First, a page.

As bespoke regulatory hosting and European AIFM plaform, XCAP and our regulated investment partners specialise in Alternative Investments Funds (AIFs) structures, which can be 'Opened' or 'Closed' funds. Most of our funds that we structure and host are 'Closed' funds, specialising in Private Equity and Venture Capital, however we work with a host of Fund Managers who operate 'Open' funds.
The most common types of fund structure that we assist with are:
- Alternative Investment Funds - AIFs can be 'Opened' or 'Closed Funds' depending on your funds' activities.
AIF fund structures are often called different names in different jurisdictions. For example, in Luxembourg you have SICAV, RAIFs, SIF etc - all of these fund structures are ultimately deemed to be 'AIFs'. AIFs are largely unregulated collective investment schemes, where the investment manager (the AIFM) is the regulated entity. Ordinary Retail investors cannot invest AIFs; hence they are structured and designed for institutional, professional and HNW investors.
- UK Limited Companies/LLPs - Particularly useful for Real Estate Private Equity funds, Private Equity/Venture Capital and Special Situation funds.
Over the last 10 years, UK limited companies and LLPs have become very popular in the EU to operate as a fund real estate private equity, where the legal charge of the properties are held within the company and investors would be granted shares in the limited company. (This was superseded by 'Private Fund Limited Partnership', in March 2017, see below). In these instances, the limited company will require a European AIFM in order to act as investment manager, carry out on-boarding, due-diligence and promote the fund to new investors. The investors of the fund are not permitted to be involved in the day to day running of the UK limited, nor would they have voting rights.
UK limited companies are also particularly common amongst Private Equity and Venture Capital funds in the same way that target companies are purchased by the UK limited company and it's shares held in the limited company. This, again allows the investors (often referred to as Limited Partners in the PE sector) to receive shares in the UK limited company which holds the assets. A number of PE fund managers prefer this model for PE acquisitions, as it is competitively priced to set up and offers greater transparency to investors and is 'onshore'.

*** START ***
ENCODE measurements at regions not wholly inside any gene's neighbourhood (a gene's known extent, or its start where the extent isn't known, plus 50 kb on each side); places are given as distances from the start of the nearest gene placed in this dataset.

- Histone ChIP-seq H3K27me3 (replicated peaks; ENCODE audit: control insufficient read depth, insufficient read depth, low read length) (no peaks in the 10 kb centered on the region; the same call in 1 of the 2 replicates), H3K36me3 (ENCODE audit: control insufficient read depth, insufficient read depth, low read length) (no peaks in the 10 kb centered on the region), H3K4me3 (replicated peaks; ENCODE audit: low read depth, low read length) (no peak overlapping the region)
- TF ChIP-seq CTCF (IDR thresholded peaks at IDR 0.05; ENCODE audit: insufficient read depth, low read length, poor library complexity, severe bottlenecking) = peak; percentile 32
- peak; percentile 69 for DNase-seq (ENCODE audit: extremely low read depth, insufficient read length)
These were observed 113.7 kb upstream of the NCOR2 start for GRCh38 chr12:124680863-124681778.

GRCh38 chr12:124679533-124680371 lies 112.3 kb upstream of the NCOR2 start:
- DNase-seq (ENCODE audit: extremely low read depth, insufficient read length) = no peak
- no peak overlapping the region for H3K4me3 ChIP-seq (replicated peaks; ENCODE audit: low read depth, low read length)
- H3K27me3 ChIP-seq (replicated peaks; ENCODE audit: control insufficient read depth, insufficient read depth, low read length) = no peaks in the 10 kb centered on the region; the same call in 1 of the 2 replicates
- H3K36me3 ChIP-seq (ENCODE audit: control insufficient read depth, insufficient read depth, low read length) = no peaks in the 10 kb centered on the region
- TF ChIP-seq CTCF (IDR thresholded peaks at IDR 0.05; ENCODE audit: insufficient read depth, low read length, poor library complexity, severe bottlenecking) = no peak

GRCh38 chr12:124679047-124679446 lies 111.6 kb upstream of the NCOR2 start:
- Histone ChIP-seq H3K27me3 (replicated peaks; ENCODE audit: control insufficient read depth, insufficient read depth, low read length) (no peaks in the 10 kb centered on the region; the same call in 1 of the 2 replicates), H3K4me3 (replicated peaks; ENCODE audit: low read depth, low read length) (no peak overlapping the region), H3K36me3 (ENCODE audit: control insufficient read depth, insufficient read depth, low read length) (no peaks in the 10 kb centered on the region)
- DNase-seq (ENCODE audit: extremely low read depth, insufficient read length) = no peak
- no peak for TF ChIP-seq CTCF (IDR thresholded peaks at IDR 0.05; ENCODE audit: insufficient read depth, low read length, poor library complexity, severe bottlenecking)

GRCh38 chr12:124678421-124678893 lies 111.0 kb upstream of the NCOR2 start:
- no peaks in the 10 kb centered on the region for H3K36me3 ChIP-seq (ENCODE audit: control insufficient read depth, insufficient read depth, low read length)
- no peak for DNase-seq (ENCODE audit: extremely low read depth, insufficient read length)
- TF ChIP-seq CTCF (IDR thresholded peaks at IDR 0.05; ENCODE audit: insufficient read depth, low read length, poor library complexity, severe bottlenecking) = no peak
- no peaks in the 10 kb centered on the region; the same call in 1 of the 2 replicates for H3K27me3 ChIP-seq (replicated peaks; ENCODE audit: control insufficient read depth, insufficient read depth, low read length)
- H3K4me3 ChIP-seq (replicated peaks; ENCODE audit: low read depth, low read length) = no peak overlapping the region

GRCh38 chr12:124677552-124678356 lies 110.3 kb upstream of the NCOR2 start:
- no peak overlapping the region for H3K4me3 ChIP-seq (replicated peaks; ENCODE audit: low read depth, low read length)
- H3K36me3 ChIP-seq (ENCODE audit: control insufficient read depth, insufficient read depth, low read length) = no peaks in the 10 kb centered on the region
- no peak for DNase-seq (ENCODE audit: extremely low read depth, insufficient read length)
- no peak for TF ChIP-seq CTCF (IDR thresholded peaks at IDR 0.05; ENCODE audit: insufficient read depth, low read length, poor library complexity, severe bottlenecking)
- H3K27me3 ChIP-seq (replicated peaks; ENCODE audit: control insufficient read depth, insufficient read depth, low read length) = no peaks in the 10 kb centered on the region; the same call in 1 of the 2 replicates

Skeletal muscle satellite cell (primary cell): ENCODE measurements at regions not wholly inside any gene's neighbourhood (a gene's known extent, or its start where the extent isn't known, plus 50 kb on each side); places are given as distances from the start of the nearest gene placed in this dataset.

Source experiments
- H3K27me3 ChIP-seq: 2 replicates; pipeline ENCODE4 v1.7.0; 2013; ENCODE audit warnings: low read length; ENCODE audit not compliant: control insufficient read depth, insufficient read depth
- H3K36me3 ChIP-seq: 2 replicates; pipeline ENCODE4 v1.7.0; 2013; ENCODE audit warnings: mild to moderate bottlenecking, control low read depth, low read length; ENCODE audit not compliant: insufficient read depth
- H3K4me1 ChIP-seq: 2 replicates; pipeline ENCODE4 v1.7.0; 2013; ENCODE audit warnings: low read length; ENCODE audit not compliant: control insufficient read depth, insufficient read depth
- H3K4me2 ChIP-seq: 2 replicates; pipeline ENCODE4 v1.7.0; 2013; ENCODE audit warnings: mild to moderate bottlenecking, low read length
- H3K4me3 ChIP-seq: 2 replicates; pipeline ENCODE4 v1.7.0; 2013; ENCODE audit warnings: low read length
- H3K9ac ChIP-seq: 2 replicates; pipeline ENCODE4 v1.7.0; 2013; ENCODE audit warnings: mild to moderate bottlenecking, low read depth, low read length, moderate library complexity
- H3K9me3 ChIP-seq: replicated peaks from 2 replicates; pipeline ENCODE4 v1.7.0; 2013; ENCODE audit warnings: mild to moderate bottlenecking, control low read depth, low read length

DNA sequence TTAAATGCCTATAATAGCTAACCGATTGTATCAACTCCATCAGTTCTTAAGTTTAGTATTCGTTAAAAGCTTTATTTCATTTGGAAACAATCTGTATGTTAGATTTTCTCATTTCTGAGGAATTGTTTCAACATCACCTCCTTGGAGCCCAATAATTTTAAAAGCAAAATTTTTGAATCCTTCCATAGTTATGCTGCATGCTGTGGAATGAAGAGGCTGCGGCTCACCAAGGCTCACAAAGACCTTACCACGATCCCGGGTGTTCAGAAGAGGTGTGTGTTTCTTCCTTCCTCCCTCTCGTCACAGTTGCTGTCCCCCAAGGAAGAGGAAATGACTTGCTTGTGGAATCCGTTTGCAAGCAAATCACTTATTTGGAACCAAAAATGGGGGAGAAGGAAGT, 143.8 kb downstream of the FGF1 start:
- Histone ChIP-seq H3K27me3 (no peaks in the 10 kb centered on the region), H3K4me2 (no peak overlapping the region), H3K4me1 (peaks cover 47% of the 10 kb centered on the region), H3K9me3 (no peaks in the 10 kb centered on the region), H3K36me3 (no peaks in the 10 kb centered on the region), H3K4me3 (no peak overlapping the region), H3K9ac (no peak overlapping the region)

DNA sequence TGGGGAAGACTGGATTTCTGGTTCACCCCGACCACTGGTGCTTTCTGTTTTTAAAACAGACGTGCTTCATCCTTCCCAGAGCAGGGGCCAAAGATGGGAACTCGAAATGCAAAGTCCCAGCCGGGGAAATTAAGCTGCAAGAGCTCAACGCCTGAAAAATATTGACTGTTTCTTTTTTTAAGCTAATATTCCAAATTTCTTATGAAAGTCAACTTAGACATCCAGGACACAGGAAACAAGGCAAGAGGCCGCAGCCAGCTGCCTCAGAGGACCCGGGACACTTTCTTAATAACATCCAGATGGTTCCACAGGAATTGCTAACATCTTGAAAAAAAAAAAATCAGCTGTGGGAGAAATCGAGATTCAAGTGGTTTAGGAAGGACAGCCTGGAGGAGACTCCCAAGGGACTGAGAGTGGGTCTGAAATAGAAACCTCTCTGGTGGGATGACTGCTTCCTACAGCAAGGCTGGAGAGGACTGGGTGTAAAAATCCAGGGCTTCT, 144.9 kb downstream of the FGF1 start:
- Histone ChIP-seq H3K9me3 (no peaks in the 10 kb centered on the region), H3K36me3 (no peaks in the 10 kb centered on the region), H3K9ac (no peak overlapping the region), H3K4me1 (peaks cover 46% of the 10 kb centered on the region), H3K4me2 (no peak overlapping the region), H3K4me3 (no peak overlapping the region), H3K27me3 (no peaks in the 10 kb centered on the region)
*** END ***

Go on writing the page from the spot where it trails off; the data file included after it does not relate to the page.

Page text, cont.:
- UK Private Fund Limited Partnerships (PFLP) - A new Collective Investment Scheme introduced in March 2017, to supersede the traditional UK LLPs, giving investors greater flexibility.
The introduction of the PFLP was designed to update the traditional English limited partnership (LLP) regime. More importantly, under the PFLP, there is now a list of 'Permitted Actions' that limited partners will be able to take without compromising their limited liability status. This was found to be particularly welcomed in providing both investors and sponsors with comfort that participation in the limited partnership risk committee will not result in investors risking their limited liability. There are also notable changes in the requirements of limited partners not having to make capital contributions to the PFLP.
Which Fund Structure Is Right For Me?
The answer to this question largely depends on the factors outlined below, which we would take into account, whilst working with you in reaching a conclusion:
- The funds activities;
- Investment mandate and asset classes invested in;
- Jurisdiction of the fund;
- Size of capital raising;
- Regulatory permissions of the Investment Manager.